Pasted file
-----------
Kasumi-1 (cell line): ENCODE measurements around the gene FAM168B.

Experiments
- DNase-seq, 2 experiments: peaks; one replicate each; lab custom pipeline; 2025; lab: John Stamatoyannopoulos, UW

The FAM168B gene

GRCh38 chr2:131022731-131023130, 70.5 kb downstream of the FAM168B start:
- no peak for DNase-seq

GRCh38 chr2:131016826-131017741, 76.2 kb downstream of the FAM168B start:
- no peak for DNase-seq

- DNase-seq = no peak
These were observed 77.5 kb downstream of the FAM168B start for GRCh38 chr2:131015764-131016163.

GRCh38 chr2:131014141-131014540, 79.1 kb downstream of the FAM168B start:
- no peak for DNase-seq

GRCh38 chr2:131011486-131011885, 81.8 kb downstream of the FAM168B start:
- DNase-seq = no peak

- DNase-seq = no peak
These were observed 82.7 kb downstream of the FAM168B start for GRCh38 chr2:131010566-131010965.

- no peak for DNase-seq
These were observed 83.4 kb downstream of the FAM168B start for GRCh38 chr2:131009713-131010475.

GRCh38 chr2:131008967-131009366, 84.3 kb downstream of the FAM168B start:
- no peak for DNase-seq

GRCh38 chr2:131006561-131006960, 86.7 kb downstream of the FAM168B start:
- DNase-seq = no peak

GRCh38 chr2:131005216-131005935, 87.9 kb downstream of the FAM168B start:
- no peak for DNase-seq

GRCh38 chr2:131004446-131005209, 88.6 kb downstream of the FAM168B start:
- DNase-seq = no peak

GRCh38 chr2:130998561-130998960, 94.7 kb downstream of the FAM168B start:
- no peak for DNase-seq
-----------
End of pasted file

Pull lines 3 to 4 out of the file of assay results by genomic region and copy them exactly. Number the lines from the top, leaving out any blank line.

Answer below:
- DNase-seq, 2 experiments: peaks; one replicate each; lab custom pipeline; 2025; lab: John Stamatoyannopoulos, UW

The FAM168B gene